ILNews

Legal service nonprofits look to private dollars as public funds shrink

Back to TopCommentsE-mailPrintBookmark and Share

The alteration the Indianapolis Legal Aid Society made this season to its letters soliciting donations reflects a strategic decision by the nonprofit to go after higher contributions and underscores the need for service organizations of any kind to be aggressive.

Each year, ILAS runs its annual dollar campaign by sending a letter and a dollar bill to potential donors. The organization then asks the individuals to return the dollars with the hope they will reach into their wallets and add more.

John Floreancig Floreancig

This year’s letter, in addition to explaining what ILAS does and touting its ability to handle a case for $100, encourages donors to give specific amounts. About 350 donors were mailed special letters asking for high dollar contributions, while another 7,600 donors were invited to give the equivalent of a billable hour or an amount that would help a certain number of clients.

“If we can show the bar we really can help people for $100, maybe a donor will say, ‘I’ll help 500 people,’” said John Floreancig, general counsel at ILAS.

The legal aid society has to be more upfront about its need since its main source of funding, the United Way of Central Indiana, decided to reduce the appropriation made to ILAS by $126,000, or roughly one-third.

To cover the shortfall, ILAS has to look for money from other sources, especially private individuals. However, Floreancig conceded that whether central Indiana is willing to give more support to another legal service provider is unknown. That’s why ILAS is trying to aggressively position itself in a competitive nonprofit market.

Individual donors – inside and outside the bar – are becoming more important for all legal service nonprofits as money from federal and state sources shrinks. Complicating the fundraising effort is the confidential nature of the work the legal aid attorneys do and the little understanding non-lawyers have about legal aid.

Yet, experts in philanthropy contend the obstacles are not insurmountable. The key is educating the public and offering a compelling reason to contribute.

While many people may agree that providing access to the judiciary is important, they will not necessarily give financial support to the effort. Individuals who have been helped by legal aid or know someone who was in a difficult situation and received free legal assistance will be more likely to give because they have seen evidence that the organization is serving a need, said Kris

Kindelsperger, senior executive consultant with Johnson Grossnickle and Associates.

Indianapolis Legal Aid Society has hired Johnson Grossnickle and Associates to help develop a plan for its fundraising efforts. The nonprofit has already determined it wants to reach outside the legal community for donations.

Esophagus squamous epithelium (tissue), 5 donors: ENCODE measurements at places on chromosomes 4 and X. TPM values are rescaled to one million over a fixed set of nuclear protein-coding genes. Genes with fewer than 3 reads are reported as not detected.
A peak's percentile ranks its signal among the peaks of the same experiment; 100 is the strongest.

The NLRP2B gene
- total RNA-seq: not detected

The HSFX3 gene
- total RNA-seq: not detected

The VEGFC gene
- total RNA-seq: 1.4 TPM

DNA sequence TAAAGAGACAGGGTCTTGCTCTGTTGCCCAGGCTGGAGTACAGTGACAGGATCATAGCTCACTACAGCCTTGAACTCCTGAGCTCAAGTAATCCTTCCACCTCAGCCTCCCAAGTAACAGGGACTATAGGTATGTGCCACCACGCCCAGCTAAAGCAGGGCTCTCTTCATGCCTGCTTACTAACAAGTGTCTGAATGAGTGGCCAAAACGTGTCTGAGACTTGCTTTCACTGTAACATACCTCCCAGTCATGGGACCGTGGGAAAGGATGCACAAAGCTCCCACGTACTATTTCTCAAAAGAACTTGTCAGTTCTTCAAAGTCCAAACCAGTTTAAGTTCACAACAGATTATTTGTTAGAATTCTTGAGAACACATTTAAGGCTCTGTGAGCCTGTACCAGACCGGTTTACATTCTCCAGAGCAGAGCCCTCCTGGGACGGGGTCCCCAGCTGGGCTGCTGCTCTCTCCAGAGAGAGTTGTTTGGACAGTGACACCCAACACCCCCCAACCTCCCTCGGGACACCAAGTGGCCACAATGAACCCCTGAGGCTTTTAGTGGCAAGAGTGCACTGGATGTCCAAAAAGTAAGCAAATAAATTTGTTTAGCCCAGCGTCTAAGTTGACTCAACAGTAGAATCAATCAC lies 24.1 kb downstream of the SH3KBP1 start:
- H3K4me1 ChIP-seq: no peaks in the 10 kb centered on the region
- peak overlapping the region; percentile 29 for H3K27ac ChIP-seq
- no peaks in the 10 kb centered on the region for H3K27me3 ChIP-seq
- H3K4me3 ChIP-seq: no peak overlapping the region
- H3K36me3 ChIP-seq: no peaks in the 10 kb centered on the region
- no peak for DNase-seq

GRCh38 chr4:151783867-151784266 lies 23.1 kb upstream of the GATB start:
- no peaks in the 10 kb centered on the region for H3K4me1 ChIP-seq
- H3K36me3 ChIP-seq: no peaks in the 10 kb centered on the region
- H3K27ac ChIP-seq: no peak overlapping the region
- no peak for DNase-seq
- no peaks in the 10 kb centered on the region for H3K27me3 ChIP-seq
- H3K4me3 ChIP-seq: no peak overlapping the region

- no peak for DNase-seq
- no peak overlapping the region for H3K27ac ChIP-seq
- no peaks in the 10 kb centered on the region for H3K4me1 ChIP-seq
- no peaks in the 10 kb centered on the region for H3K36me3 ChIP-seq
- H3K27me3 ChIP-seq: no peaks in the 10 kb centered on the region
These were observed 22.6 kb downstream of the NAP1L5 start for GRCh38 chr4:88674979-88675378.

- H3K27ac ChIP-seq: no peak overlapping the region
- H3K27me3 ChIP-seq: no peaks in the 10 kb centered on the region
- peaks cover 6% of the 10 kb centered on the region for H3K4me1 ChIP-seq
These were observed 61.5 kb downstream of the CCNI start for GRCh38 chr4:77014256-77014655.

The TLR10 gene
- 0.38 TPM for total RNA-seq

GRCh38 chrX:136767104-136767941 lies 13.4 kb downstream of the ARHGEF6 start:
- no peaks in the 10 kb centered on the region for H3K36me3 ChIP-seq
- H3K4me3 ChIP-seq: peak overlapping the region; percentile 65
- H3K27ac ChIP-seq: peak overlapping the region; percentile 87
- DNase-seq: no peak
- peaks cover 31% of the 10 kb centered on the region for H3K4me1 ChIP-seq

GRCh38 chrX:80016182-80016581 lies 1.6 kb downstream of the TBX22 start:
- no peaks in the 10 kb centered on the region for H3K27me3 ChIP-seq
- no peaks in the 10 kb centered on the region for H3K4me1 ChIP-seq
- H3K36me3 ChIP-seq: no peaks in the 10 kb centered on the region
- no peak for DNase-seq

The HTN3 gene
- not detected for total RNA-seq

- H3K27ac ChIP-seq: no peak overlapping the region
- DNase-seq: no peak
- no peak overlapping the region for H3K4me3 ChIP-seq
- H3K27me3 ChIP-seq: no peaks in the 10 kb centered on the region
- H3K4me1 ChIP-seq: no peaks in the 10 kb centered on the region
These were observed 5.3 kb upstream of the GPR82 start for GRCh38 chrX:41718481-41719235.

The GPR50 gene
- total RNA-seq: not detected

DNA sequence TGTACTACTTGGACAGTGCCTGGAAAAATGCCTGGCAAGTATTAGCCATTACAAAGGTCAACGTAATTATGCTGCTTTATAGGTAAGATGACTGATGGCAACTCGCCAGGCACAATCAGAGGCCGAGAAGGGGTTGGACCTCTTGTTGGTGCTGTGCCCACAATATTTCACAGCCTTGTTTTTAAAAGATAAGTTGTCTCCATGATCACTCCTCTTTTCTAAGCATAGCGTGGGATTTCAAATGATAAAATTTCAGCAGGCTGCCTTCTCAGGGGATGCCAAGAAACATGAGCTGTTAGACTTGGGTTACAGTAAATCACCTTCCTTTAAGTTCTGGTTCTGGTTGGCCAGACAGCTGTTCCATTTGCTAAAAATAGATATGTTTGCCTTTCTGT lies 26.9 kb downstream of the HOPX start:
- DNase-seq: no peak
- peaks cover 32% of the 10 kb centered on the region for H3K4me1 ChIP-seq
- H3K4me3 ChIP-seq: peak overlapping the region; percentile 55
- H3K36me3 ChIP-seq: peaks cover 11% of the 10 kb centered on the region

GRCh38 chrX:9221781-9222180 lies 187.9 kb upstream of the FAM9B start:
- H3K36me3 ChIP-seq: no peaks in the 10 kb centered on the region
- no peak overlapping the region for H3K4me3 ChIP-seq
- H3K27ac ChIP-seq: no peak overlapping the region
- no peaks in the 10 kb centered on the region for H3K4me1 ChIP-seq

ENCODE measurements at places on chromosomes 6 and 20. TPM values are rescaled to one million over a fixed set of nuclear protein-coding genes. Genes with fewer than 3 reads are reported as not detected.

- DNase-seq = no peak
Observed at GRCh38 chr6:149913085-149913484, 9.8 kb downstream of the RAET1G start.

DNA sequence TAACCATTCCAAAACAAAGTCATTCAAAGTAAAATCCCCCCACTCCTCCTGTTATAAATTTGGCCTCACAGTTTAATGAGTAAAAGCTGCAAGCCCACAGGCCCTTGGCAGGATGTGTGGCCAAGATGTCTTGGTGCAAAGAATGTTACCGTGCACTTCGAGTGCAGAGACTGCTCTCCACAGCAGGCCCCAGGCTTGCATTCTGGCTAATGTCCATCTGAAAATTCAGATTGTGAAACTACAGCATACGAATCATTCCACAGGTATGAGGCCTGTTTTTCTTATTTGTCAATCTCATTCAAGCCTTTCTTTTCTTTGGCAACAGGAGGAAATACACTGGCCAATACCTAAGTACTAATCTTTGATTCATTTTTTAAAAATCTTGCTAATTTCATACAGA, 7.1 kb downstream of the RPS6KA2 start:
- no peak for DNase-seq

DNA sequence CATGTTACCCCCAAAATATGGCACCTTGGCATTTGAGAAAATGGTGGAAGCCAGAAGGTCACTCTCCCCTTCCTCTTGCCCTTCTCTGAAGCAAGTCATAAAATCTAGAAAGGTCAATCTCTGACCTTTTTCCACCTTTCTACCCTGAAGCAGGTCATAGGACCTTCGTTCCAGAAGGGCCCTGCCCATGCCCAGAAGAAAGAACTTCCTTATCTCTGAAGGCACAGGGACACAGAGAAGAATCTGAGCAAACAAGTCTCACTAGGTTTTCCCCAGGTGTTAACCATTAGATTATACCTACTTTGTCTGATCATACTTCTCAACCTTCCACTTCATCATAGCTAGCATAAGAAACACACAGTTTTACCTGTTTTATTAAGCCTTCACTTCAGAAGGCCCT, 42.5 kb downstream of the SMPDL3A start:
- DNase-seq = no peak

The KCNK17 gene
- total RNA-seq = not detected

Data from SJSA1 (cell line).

The legal service providers will have to explain to potential donors what they do, why the services are necessary and the impact the organization has, Kindelsperger said, because many times the clients helped can be invisible to other sectors of the population.

Funding sources

One way to cultivate donors from outside the legal community is by building relationships. During the ILAS’s 2012 dollar campaign, board members made personal appeals to colleagues, which increased donations to a record high of more than $150,000.

Chuck Dunlap Dunlap

In Evansville, a trivia night competition to raise money for legal services has started to attract non-lawyers as well as increase awareness among attorneys. The Evansville Bar Association sponsors this event and other activities to solicit contributions for the Evansville Legal Aid Society and the Volunteer Lawyer Program of Southwestern Indiana.

Jean Blanton, attorney at Ziemer Stayman Weitzel & Shoulders LLP and Evansville Legal Aid Society board member, said the funds raised by the bar association give the nonprofit flexibility.

The ELAS gets 50 percent of its budget from the city-county government and 50 percent from the United Way of Southwestern Indiana. However, Blanton said, the funds come with strings attracted and can only go toward certain expenses.

Conversely, donations from the bar association can be used as the nonprofit wants. For example, ELAS upgraded computer equipment with the money from the bar.

Long-term, the funds from the government could hamper the agency’s ability to meet the increasing need. As Blanton explained, the attorneys and staff who work at ELAS are considered government employees, receiving salaries and benefits comparable to other public-sector workers.

This helps to entice people to take the lower-paying legal aid positions, but with no budget increases coming from the municipality, ELAS may not be able to add more workers. Even though the organization could possibly find a new funding source to hire another employee, that worker would not receive government benefits like the other attorneys and staff members get.

seiler Seiler

Evansville is not the only place feeling the crunch of government cutbacks. According to Chuck Dunlap, executive director of the Indiana Bar Foundation, federal and state appropriations have been falling as the demand for services has skyrocketed.

Legal Services Corp., the federal agency which provides grants for legal assistance, has recorded a $60-million cut in funding from Congress during the two years since fiscal year 2011. In fiscal year 2013, Capitol Hill budgeted $340.9 million to the organization.

The 12 pro bono districts in Indiana are given money from the state’s Interest on Lawyer Trust Accounts. But with the recession and the drop in interest rates, the amount in the fund has sunk from $3 million to $300,000.

One bright spot: The state’s Civil Legal Aid Fund, which supports legal aid providers around Indiana, was given a $500,000 bump in 2007 to $1.5 million. The money in this pot comes from the Legislature and is administered by the Indiana Supreme Court.

The Neighborhood Christian Legal Clinic, located in Indianapolis and Fort Wayne, cobbles together funding from federal and state sources along with donations from individuals, corporations and churches.

Contributions from private sources comprise about 10 to 15 percent of the clinic’s $2 million annual budget, said Josh Abel, executive director. In the past, these donations totaled 25 percent of the yearly budget. The percentage has dropped despite the dollar amount remaining steady because funding from other avenues has picked up.

Abel said the clinic does not have as strong an individual donor base as other nonprofits like domestic-violence shelters and food pantries. Non-lawyers do not always understand why people need civil representation and often are confused why public defenders are not providing the service.